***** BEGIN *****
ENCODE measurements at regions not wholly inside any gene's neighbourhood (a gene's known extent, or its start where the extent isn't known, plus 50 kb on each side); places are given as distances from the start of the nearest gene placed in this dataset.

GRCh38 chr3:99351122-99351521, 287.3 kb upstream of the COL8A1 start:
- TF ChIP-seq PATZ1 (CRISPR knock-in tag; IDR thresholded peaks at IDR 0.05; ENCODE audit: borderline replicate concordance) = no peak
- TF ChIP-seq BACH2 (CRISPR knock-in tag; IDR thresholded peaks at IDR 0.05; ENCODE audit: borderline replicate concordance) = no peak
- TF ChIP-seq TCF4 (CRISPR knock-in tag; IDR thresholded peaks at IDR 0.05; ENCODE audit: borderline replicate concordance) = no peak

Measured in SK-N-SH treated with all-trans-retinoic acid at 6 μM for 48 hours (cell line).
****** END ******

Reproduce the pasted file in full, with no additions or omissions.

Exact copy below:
ENCODE measurements at regions not wholly inside any gene's neighbourhood (a gene's known extent, or its start where the extent isn't known, plus 50 kb on each side); places are given as distances from the start of the nearest gene placed in this dataset.

GRCh38 chr3:99351122-99351521, 287.3 kb upstream of the COL8A1 start:
- TF ChIP-seq PATZ1 (CRISPR knock-in tag; IDR thresholded peaks at IDR 0.05; ENCODE audit: borderline replicate concordance) = no peak
- TF ChIP-seq BACH2 (CRISPR knock-in tag; IDR thresholded peaks at IDR 0.05; ENCODE audit: borderline replicate concordance) = no peak
- TF ChIP-seq TCF4 (CRISPR knock-in tag; IDR thresholded peaks at IDR 0.05; ENCODE audit: borderline replicate concordance) = no peak

Measured in SK-N-SH treated with all-trans-retinoic acid at 6 μM for 48 hours (cell line).